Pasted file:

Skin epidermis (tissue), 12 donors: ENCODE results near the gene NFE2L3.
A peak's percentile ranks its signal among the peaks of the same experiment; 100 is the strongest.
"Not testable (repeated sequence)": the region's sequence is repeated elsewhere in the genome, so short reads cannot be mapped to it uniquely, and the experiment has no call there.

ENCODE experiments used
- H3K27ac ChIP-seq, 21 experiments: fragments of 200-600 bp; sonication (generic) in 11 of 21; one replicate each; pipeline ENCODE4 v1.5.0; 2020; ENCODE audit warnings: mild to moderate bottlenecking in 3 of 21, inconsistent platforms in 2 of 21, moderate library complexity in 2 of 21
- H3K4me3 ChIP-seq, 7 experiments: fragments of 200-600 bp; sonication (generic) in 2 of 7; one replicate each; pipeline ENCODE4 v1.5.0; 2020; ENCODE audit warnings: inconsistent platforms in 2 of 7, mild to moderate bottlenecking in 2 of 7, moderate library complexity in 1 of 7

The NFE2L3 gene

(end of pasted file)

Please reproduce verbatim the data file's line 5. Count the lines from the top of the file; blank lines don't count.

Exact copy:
- H3K27ac ChIP-seq, 21 experiments: fragments of 200-600 bp; sonication (generic) in 11 of 21; one replicate each; pipeline ENCODE4 v1.5.0; 2020; ENCODE audit warnings: mild to moderate bottlenecking in 3 of 21, inconsistent platforms in 2 of 21, moderate library complexity in 2 of 21